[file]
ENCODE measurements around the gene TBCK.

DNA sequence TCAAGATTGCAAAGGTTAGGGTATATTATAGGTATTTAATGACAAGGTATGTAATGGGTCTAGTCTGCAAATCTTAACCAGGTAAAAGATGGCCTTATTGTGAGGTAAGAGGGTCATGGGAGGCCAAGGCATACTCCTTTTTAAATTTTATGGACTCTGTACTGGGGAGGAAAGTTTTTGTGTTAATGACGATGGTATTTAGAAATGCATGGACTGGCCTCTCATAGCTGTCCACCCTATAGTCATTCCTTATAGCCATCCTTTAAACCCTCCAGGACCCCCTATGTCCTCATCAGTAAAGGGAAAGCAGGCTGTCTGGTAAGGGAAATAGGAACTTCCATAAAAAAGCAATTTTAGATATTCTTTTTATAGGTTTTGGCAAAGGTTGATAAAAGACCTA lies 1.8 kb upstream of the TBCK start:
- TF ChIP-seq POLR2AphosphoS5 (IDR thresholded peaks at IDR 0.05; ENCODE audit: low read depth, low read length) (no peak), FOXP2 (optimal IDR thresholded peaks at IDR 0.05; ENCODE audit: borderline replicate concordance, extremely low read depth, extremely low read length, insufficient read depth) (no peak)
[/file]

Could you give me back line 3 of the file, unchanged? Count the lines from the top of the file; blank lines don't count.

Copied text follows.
- TF ChIP-seq POLR2AphosphoS5 (IDR thresholded peaks at IDR 0.05; ENCODE audit: low read depth, low read length) (no peak), FOXP2 (optimal IDR thresholded peaks at IDR 0.05; ENCODE audit: borderline replicate concordance, extremely low read depth, extremely low read length, insufficient read depth) (no peak)